Livestock and Meat Commission (LMC) chief executive Ian Stevenson feels that the Private Members’ Climate Change Bill, recently introduced at Stormont, does not take full account of the role played by livestock production at the heart of Northern Ireland’s economy.
He commented: “The bill calls for Northern Ireland to achieve a ‘net zero carbon’ status by 2045. However, all the research carried out to this point would indicate that such a target could not be achieved without drastically impacting on production agriculture.
“The reality is, that it will be a very significant challenge to reduce carbon-related emissions here in Northern Ireland by up to 82% come 2050, a figure proposed by the UK Climate Change Committee chaired by Lord Deben.
“This target, which recognises the importance of livestock production to Northern Ireland, has been highlighted in recent times by Stormont agriculture minister Edwin Poots.
“Moreover, there has been a general acceptance that Northern Ireland’s attainment of an 82% reduction in carbon-related emissions over the next 29 years will allow the UK, as a whole, to secure its stated aim of achieving a net zero carbon status by 2050,” he added.
Emissions reduction in Climate Change Bill
Stevenson said that meeting such an emissions reduction target is going to be extremely challenging.
“To meet this overall 82% reduction target, Lord Deben’s committee concluded that agriculture in Northern Ireland should reduce emissions by 57% by 2050.
“This is a challenging objective, but is one that can aim to be met while still retaining livestock production as a key driver for the farming and food economy here in Northern Ireland.”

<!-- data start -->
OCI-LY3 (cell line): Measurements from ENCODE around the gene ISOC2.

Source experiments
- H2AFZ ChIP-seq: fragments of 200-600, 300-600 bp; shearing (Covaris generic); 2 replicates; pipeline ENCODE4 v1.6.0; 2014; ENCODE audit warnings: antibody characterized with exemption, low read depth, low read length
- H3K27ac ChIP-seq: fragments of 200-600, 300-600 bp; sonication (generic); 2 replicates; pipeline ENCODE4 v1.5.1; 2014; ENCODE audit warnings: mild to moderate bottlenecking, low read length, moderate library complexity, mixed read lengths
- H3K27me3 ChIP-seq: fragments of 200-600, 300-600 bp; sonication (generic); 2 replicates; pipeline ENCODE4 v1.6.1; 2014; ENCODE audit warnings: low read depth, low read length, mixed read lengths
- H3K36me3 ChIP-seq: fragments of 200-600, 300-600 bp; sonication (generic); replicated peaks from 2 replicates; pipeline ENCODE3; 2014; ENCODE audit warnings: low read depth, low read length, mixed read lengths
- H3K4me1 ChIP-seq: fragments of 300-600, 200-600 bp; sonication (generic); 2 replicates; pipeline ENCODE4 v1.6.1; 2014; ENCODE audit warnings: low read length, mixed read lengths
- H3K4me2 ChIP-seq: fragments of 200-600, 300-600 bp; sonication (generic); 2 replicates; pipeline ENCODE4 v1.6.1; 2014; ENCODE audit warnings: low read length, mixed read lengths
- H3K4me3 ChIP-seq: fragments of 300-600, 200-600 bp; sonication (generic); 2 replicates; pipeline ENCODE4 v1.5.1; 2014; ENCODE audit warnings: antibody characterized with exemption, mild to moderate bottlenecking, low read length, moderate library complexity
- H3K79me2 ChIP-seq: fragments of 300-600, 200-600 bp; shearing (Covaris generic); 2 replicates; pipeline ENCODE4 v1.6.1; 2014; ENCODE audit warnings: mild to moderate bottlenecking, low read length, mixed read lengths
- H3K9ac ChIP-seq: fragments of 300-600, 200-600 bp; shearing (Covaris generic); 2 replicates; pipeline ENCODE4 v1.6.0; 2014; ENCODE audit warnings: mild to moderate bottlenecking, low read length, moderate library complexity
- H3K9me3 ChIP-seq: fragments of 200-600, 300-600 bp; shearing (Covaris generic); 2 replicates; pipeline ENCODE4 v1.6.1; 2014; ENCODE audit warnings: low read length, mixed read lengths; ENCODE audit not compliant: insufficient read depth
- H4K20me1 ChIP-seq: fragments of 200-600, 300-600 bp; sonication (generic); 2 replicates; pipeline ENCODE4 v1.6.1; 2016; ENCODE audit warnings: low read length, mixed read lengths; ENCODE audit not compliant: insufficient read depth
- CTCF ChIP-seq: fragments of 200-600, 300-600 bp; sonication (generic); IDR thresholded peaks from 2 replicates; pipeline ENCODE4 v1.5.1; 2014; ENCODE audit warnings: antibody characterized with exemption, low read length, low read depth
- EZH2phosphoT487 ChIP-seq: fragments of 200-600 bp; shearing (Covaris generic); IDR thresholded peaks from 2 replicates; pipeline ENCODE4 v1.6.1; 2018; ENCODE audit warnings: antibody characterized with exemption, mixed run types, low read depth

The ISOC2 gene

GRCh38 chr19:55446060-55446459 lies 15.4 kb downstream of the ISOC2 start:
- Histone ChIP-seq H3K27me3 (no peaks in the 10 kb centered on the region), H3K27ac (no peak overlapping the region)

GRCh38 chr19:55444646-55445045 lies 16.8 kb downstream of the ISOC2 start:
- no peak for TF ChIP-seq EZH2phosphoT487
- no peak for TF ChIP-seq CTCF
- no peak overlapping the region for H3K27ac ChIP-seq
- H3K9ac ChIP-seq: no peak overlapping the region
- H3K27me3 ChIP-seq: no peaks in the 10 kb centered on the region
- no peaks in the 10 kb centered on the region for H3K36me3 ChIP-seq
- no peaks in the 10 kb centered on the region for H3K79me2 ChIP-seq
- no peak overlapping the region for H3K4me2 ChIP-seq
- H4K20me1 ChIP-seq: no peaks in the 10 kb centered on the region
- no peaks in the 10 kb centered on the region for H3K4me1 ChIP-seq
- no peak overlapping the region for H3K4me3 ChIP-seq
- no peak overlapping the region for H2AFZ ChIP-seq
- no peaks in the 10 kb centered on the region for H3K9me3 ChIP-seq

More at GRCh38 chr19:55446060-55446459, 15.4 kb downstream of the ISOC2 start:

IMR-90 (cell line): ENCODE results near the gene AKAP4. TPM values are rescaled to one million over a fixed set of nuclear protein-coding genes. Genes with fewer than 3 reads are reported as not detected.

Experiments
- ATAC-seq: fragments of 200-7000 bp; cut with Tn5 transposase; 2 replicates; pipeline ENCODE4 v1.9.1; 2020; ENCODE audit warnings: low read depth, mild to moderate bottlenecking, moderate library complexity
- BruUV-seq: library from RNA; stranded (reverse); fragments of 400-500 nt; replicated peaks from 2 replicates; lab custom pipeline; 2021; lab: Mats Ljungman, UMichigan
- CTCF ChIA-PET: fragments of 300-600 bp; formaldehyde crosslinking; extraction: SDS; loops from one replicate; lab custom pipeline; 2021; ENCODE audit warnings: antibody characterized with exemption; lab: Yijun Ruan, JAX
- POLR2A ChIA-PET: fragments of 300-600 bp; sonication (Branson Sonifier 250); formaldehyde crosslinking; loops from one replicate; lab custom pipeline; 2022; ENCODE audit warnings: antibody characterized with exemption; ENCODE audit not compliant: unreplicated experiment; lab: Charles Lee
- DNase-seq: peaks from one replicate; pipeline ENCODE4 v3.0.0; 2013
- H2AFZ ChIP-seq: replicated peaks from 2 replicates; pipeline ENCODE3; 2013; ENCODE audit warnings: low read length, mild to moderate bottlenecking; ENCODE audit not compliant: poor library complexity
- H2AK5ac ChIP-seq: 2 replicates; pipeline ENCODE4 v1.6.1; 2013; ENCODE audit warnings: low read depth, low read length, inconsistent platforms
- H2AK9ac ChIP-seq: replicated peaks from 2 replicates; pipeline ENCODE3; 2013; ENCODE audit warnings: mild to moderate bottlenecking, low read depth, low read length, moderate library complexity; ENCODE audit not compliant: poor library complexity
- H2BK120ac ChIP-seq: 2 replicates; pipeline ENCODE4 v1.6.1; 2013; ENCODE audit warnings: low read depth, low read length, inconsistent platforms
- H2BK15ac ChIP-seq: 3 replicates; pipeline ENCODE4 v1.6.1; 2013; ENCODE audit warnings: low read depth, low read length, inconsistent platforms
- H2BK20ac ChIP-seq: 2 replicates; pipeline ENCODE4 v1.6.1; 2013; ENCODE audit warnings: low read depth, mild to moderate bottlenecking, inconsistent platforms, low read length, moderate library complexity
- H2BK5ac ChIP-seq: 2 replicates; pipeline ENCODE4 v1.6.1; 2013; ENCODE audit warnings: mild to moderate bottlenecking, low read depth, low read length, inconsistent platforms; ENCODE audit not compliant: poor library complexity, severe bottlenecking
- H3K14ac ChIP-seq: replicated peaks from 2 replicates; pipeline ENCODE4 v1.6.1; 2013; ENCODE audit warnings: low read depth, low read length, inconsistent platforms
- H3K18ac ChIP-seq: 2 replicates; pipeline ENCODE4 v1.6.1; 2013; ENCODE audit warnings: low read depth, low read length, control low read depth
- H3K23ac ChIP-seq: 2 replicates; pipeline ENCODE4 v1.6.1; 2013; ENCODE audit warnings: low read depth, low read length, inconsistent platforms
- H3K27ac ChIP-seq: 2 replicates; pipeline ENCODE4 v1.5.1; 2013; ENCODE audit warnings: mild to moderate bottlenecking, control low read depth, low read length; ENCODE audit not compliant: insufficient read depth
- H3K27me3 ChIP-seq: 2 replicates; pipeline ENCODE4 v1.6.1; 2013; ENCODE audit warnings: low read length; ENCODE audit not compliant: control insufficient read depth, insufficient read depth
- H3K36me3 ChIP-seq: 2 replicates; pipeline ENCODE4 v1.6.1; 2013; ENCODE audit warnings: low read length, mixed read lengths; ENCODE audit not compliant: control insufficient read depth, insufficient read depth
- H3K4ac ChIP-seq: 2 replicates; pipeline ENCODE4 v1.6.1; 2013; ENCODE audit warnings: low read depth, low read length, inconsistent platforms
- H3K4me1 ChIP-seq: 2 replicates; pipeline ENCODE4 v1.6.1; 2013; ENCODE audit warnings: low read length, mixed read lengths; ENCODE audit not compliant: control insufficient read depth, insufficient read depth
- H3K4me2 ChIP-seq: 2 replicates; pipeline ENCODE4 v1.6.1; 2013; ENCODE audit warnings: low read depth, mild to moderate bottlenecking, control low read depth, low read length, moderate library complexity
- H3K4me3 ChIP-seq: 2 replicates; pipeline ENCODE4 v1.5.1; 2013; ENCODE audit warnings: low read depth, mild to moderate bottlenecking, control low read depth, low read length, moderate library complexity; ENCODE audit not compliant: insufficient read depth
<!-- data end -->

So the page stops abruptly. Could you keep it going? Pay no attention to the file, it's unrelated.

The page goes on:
The LMC representative is confident that the Department of Agriculture, Environment and Rural Affairs (DAERA) will introduce its own Climate Change Bill at Stormont in the very near future.
He said: “This bill will, no doubt, take account of the views generated courtesy of the climate change public consultation process undertaken at the end of 2020.
“Farm minister Edwin Poots has already highlighted the 82% reduction target, referenced within Lord Deben’s recommendations, and it is very likely that the Climate Change Committee advice will be a strong influencing factor in the DAERA draft legislation.”
Stevenson added that the LMC “fully supports” an approach being taken that involves active consultation with relevant parties and policies being designed that are balanced.
Whatever the final emissions’ reduction target will be in Northern Ireland, the LMC chief executive is quick to confirm that agriculture will need meaningful investment and support very soon, to ensure that the industry can, and will, achieve its climate change commitments.
“Improving efficiency at farm level will be very important in this context. But the good news is that research is already pointing the way in terms of how this can be achieved.
“There is also a strong need for all interested parties to work together in making sure these objectives are met, and this includes the membership of Climate Change Coalition NI,” Stevenson concluded.